Save your time, money, and water by creating a more refreshing garden with the right irrigation system. Select the watering system in the right place and the right plants. Drip hose vs soaker hose will decide which one is suitable for you.
The key difference is that a drip hose is plastic with emitters or small holes that gradually drip into your garden. On the other hand, soaker hoses contain a porous component that passes or filters water along its entire length.
Both systems are effective irrigation methods because they need less water, and it doesn’t need as much control as other watering methods. Read till the end to find the solution.
A Quick Comparison Chart: Drip Hose vs Soaker Hose
Let’s have a look at the quick comparison chart between a drip hose and soaker hose.
|Matter of Difference||Drip hose||Soaker hose|
|Precision of watering||More precise||Less precise|
|Installation Process||Relatively tough||Easy|
|Durability||20 years||4 years|
Soaker Hose vs Drip Hose: Things to Know
It’s essential to know the basics about these two hoses before choosing one. So, here we go.
What is a Drip Hose?
A drip hose has long pipes with transmitters. Secondary lines come from the primary water line.
You have to attach it with a faucet equipped with a filter, pressure regulator, and check valve. Drip hoses usually contain polyethylene and are available from hardware stores and irrigation system suppliers.
Benefits of Drip Hose
Drip hoses are a fantastic way to efficiently rinse large areas with minimum water loss and evaporation. They can be around 100 meters long, and you can use them for about 150 meters in the irrigation area.
Moreover, the pressure compensating emitters are located every 33 centimeters along each section, providing controlled flow and efficient and reliable distribution. You can cover drip hoses to keep the soil moist.
Finally, it has a long lifespan and can water the garden for 20 years.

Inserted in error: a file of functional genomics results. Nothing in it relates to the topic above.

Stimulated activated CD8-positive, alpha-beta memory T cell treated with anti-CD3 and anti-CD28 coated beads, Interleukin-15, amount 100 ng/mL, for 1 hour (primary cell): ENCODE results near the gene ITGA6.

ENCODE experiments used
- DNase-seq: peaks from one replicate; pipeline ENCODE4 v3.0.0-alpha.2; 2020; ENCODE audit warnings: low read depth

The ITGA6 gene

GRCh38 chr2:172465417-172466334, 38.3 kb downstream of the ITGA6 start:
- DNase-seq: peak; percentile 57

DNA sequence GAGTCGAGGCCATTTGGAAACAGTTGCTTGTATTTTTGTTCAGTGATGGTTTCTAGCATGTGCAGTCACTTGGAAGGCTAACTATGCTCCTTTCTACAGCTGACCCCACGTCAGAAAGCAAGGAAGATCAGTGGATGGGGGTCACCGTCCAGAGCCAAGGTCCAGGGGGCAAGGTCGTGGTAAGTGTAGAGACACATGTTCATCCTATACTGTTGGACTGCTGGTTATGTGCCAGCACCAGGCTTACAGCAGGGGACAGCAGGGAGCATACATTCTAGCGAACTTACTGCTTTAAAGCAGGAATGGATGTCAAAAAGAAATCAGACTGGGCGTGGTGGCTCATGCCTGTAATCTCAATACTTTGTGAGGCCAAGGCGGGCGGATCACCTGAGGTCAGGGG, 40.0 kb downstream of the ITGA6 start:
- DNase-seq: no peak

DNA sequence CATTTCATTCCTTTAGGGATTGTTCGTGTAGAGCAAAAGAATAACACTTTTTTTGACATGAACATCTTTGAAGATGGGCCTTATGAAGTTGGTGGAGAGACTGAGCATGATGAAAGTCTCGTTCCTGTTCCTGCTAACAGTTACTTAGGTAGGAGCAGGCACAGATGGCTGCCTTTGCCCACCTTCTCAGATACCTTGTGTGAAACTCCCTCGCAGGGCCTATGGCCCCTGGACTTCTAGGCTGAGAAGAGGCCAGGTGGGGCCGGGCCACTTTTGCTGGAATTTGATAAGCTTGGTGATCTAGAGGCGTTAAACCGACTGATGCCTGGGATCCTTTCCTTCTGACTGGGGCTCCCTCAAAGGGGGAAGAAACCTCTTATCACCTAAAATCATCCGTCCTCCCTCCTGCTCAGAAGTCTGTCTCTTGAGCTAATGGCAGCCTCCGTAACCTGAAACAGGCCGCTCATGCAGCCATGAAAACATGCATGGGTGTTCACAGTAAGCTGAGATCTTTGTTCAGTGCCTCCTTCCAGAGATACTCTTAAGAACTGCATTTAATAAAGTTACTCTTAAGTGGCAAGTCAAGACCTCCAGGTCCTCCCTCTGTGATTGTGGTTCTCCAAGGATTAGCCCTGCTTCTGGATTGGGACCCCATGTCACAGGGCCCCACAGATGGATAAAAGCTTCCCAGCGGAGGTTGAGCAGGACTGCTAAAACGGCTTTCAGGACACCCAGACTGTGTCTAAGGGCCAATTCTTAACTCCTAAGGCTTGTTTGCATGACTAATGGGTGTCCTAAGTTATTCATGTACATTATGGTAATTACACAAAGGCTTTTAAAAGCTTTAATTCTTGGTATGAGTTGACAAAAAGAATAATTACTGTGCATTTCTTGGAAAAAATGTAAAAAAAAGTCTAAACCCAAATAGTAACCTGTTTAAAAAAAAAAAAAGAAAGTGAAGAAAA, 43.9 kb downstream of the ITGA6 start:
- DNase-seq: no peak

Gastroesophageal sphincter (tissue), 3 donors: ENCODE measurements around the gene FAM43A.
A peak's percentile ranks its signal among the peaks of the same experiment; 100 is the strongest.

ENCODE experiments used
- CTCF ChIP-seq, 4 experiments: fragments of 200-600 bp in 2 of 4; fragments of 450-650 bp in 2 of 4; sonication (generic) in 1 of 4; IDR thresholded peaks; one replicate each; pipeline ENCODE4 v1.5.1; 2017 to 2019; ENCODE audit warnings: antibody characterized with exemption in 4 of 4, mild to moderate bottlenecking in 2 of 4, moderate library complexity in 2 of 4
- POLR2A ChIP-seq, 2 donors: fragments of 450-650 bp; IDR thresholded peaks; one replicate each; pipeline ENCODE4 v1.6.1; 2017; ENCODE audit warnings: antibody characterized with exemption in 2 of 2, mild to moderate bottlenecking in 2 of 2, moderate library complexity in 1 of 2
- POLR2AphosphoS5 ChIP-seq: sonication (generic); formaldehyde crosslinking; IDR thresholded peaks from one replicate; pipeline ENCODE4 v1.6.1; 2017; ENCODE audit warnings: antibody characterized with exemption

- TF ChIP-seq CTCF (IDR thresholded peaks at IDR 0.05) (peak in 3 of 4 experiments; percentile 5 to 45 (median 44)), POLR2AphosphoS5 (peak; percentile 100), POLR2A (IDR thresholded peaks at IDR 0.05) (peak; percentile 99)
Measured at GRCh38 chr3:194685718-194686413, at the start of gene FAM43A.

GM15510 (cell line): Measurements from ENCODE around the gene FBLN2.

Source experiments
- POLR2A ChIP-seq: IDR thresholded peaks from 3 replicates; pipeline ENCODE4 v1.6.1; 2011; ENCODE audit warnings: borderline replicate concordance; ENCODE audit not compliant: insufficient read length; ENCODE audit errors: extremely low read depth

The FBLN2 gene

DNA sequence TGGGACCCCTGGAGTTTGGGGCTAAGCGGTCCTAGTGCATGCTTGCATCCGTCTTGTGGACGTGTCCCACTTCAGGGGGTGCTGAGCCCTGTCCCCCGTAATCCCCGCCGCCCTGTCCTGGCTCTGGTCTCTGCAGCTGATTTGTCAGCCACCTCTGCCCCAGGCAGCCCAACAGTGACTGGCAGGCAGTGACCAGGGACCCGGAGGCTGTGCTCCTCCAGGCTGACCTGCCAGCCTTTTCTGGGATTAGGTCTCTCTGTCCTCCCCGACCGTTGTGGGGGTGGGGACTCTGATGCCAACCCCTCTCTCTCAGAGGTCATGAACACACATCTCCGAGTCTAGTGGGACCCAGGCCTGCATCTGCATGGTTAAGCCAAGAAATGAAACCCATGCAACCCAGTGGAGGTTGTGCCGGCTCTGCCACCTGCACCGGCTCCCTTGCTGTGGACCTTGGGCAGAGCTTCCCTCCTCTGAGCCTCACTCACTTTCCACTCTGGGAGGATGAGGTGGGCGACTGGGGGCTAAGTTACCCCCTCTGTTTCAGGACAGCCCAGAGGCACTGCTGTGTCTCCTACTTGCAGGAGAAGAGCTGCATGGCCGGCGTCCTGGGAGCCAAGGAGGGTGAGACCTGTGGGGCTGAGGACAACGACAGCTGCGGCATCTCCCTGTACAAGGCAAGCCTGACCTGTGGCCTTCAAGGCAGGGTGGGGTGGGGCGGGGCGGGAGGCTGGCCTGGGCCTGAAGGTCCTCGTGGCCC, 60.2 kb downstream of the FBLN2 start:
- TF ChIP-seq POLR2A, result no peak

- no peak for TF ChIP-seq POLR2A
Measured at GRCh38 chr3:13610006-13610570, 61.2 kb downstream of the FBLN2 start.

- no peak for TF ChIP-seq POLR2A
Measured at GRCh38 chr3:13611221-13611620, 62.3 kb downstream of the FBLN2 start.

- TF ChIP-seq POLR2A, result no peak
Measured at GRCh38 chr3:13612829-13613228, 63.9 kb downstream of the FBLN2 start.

Limitations of Drip Hose
A drip hose is relatively cheaper than a soaker hose. Also, you may need to purchase puncture protection accessories.
Moreover, the radiators can become clogged shortly, and you have to repair and check from time to time. Designing and installing a drip hose can take more effort and time.
What Is a Soaker Hose?
A soaker hose is a rubber hose that looks like a garden hose. It is usually cheaper as it contains porous materials that can leak easily.
Yet, it is easier to use as it gradually provides the plants with water. Most hoses contain polyethylene or rubber, but some BPA-free hoses are available today.
Benefits of Soaker Hose
A soaker hose is an environmentally friendly and reliable way to water your plants directly. In fact, it is ideal for small spaces requiring good impregnation and is relatively straightforward to install.
It is possible to use soaker hoses with the pressure reducer and any micro-irrigation fitting. Also, it covers the soil to keep it moist and hide from direct sunlight.
Limitations of Soaker Hose
The soaker hose can break in just 4 years. An unregulated water supply from the soaker hose can be less efficient. Moreover, the hose length reaches 20 to 30 meters, and you can use 50 meters in one zone.
Drip Hose vs Soaker Hose: Key Differences
At first glance, both the hoses look the same. But there are some key differences between the two hoses that make them perfect for various garden activities.
- Irrigation installation cost
A soaker hose is cheaper on the market than a drip hose. It also requires less cost and time to install. A soaker hose is connected to a kiosk connected to an external faucet.
In contrast, a simple drip hose requires a transmitter, a filter, and ebb and flow controllers. You can add special timers and routing systems to this base to irrigate different places at different periods. However, this flexibility makes the drip hoses time-consuming and more expensive to install.
- Watering accuracy
While a soaker hose is cheaper, it is not very precise. According to the University of Florida, the water is filtered by the soaker hoses along the entire length.
Thus, when watering with the soaker hoses, you water your plants and all between your plants. On the other hand, drip hoses can be positioned to drip directly into the plant root zone.